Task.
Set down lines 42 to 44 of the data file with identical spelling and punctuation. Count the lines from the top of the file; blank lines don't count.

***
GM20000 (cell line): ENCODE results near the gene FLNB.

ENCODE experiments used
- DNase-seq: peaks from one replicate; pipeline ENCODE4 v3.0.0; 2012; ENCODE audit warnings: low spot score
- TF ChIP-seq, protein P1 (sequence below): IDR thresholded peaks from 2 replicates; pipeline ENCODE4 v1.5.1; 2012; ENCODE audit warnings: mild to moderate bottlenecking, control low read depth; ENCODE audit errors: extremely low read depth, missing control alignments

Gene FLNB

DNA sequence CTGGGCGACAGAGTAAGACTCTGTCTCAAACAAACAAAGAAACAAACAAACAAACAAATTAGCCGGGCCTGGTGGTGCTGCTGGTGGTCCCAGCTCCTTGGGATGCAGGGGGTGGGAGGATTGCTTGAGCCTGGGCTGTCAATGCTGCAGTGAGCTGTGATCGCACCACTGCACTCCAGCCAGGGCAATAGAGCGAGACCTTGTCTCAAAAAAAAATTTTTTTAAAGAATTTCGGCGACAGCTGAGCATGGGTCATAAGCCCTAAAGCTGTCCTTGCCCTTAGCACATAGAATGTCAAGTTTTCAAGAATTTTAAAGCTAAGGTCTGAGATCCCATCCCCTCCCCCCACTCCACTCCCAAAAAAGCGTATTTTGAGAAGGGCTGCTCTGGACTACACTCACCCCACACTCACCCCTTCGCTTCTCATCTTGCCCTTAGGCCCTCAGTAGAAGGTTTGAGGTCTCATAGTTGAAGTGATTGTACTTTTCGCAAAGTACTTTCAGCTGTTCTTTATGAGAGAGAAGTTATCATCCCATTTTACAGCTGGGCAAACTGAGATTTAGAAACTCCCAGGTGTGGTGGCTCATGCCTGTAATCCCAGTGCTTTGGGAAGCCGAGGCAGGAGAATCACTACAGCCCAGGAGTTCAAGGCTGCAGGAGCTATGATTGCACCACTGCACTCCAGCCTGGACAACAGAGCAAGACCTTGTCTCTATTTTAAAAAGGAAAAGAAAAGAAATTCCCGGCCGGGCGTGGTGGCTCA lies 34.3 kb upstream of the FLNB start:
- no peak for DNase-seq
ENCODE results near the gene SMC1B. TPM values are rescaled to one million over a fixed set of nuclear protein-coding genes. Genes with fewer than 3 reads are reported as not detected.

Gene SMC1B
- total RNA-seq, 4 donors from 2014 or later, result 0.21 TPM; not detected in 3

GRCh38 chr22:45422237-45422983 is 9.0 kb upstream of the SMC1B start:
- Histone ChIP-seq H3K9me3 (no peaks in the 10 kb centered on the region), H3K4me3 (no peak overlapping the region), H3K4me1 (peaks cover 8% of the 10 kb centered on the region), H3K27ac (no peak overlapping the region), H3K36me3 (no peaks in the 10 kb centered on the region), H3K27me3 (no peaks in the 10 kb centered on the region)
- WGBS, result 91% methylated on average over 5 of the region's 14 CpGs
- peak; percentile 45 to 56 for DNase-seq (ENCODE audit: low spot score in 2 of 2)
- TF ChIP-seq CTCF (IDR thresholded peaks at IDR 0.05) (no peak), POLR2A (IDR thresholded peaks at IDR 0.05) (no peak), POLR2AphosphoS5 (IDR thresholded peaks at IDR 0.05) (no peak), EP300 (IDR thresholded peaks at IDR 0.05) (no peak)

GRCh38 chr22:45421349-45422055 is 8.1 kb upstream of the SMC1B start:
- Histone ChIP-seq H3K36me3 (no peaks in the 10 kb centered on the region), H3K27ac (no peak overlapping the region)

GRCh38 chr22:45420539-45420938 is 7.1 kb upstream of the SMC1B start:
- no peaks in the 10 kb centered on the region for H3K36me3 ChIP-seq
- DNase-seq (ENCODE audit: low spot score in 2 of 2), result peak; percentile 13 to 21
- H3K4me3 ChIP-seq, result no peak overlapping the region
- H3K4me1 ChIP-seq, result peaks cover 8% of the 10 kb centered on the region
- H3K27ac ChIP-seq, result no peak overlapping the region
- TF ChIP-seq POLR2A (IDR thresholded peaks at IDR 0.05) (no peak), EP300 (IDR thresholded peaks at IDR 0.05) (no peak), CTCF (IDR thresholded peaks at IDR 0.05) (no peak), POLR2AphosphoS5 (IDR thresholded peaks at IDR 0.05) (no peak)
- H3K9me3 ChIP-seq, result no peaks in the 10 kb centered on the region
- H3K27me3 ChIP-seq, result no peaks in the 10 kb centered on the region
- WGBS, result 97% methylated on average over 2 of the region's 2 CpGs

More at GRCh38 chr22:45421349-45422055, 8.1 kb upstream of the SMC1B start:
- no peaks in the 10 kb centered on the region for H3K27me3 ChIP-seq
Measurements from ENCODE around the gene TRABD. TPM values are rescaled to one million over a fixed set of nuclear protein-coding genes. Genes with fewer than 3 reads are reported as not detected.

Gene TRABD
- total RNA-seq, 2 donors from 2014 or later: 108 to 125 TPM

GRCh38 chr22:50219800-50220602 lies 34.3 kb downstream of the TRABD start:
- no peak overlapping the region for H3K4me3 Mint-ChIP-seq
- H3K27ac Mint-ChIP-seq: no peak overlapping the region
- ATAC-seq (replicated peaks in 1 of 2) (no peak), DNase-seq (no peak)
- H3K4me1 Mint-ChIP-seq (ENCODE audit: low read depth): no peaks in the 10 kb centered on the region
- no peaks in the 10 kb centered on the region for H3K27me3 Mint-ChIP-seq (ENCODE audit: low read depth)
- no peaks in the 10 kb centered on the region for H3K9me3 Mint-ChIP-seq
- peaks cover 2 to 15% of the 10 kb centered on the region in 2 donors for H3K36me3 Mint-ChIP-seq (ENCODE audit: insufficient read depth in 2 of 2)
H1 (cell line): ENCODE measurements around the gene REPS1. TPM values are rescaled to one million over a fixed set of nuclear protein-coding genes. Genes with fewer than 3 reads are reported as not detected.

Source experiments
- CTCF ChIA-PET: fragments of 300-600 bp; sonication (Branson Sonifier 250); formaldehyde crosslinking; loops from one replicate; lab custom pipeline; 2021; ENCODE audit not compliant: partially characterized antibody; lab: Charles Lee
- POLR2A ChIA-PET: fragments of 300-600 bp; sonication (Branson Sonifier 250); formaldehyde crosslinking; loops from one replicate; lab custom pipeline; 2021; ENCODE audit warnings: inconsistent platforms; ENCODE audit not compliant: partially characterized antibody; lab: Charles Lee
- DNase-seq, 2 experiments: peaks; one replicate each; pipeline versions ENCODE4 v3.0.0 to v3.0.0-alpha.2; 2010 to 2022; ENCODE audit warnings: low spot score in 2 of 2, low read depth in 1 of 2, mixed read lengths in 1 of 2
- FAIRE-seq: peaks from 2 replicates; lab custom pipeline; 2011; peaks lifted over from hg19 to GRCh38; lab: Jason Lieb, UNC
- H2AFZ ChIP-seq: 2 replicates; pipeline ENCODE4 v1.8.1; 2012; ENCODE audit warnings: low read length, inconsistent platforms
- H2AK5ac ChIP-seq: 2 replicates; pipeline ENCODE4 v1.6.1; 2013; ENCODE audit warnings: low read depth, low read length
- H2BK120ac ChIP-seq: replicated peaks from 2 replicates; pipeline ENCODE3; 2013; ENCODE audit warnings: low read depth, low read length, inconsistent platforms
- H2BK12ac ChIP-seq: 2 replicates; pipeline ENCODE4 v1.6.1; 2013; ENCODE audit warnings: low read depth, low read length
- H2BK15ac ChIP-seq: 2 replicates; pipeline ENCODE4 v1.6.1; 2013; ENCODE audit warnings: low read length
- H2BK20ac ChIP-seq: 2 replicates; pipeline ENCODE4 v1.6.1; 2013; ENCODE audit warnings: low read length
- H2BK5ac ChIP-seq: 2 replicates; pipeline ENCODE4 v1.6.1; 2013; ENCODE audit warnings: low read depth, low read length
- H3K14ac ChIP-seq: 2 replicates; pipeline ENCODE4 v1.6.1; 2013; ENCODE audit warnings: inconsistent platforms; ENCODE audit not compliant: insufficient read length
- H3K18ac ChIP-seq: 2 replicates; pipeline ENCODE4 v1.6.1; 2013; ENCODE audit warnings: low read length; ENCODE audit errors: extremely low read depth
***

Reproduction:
Source experiments
- CTCF ChIA-PET: fragments of 300-600 bp; sonication (Branson Sonifier 250); formaldehyde crosslinking; loops from one replicate; lab custom pipeline; 2021; ENCODE audit not compliant: partially characterized antibody; lab: Charles Lee
- POLR2A ChIA-PET: fragments of 300-600 bp; sonication (Branson Sonifier 250); formaldehyde crosslinking; loops from one replicate; lab custom pipeline; 2021; ENCODE audit warnings: inconsistent platforms; ENCODE audit not compliant: partially characterized antibody; lab: Charles Lee